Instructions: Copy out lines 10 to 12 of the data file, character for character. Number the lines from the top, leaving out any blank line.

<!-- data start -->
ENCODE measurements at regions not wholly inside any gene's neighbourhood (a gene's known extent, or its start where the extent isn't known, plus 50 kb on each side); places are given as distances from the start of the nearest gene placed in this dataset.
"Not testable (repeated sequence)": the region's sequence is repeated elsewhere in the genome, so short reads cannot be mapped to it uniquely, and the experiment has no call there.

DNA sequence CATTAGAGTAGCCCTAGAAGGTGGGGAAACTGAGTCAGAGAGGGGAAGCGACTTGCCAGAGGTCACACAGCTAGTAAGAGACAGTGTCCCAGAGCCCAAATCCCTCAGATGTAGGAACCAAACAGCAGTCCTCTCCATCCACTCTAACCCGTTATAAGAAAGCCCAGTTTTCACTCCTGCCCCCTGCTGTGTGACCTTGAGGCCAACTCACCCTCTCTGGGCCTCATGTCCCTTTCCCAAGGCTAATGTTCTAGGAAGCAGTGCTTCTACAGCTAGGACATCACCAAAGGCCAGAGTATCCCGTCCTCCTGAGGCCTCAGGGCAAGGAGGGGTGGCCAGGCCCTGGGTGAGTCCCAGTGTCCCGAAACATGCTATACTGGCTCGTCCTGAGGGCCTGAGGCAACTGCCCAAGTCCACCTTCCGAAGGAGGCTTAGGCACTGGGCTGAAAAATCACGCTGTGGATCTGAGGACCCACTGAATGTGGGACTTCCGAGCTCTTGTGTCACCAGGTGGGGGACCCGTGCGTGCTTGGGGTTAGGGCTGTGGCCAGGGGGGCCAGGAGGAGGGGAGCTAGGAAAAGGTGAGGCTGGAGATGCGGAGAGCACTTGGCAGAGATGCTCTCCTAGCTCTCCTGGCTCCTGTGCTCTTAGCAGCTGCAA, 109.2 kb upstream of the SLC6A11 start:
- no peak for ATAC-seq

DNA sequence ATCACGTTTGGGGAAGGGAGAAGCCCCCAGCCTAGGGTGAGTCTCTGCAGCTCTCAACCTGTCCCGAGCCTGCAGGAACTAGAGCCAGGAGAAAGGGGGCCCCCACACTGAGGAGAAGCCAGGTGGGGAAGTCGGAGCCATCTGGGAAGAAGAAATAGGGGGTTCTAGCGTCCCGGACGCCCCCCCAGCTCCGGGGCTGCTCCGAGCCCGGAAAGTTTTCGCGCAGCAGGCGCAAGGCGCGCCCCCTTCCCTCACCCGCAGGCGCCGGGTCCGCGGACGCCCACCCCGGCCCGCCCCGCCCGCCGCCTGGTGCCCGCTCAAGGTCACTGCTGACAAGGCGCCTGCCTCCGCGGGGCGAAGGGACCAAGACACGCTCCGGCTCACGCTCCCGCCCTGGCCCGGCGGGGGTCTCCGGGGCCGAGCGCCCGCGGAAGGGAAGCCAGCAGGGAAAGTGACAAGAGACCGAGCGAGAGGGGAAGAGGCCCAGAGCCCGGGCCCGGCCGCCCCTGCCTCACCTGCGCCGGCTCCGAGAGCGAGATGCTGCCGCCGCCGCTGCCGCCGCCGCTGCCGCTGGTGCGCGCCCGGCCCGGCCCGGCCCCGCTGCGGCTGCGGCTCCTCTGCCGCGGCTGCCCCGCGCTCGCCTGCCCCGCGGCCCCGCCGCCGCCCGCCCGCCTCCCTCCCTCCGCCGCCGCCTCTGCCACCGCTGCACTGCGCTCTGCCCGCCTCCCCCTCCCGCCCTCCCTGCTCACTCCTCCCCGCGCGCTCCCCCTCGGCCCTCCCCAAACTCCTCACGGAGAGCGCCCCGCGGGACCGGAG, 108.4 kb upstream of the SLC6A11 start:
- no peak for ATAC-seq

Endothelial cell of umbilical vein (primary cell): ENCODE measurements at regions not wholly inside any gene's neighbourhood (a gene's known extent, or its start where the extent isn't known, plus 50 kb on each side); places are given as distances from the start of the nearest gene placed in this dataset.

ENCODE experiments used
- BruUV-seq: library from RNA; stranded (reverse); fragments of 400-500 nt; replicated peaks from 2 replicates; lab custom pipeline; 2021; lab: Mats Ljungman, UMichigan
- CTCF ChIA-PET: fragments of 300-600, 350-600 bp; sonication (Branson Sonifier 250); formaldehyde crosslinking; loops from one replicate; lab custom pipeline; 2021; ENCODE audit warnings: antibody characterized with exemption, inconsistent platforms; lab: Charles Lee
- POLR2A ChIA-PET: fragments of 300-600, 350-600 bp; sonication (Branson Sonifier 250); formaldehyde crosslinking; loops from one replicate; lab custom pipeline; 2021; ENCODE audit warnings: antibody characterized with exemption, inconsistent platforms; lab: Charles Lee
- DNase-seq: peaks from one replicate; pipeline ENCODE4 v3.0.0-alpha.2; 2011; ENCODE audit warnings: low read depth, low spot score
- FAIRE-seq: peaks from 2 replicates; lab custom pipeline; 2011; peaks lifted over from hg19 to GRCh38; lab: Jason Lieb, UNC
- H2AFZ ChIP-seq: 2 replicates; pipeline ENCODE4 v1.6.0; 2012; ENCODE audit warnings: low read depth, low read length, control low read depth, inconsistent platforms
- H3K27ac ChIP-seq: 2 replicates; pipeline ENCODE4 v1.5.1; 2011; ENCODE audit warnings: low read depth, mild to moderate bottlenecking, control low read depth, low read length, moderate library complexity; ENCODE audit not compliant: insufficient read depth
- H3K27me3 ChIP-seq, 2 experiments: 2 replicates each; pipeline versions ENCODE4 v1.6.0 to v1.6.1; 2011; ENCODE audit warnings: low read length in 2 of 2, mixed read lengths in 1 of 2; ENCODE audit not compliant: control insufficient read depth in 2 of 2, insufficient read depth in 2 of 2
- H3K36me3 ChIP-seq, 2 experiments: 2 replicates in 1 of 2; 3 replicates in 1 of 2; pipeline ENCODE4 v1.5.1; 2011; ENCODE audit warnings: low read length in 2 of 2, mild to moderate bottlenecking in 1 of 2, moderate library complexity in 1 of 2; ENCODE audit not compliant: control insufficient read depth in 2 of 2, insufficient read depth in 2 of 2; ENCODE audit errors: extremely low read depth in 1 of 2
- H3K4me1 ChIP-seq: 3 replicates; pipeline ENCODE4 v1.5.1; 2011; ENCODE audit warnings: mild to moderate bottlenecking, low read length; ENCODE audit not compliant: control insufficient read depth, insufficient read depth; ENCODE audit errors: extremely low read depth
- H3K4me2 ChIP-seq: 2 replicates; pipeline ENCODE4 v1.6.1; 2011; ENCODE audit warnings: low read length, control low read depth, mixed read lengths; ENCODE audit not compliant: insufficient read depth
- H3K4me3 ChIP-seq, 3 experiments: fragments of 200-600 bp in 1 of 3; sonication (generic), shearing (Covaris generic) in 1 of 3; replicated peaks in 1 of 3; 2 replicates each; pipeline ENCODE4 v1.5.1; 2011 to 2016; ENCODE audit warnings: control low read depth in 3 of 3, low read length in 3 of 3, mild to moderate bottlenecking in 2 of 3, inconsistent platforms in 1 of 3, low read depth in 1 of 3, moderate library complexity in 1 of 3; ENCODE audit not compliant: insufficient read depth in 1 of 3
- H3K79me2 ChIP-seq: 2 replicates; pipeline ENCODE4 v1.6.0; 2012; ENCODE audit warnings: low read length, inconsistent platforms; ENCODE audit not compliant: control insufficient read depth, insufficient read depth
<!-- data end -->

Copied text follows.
- CTCF ChIA-PET: fragments of 300-600, 350-600 bp; sonication (Branson Sonifier 250); formaldehyde crosslinking; loops from one replicate; lab custom pipeline; 2021; ENCODE audit warnings: antibody characterized with exemption, inconsistent platforms; lab: Charles Lee
- POLR2A ChIA-PET: fragments of 300-600, 350-600 bp; sonication (Branson Sonifier 250); formaldehyde crosslinking; loops from one replicate; lab custom pipeline; 2021; ENCODE audit warnings: antibody characterized with exemption, inconsistent platforms; lab: Charles Lee
- DNase-seq: peaks from one replicate; pipeline ENCODE4 v3.0.0-alpha.2; 2011; ENCODE audit warnings: low read depth, low spot score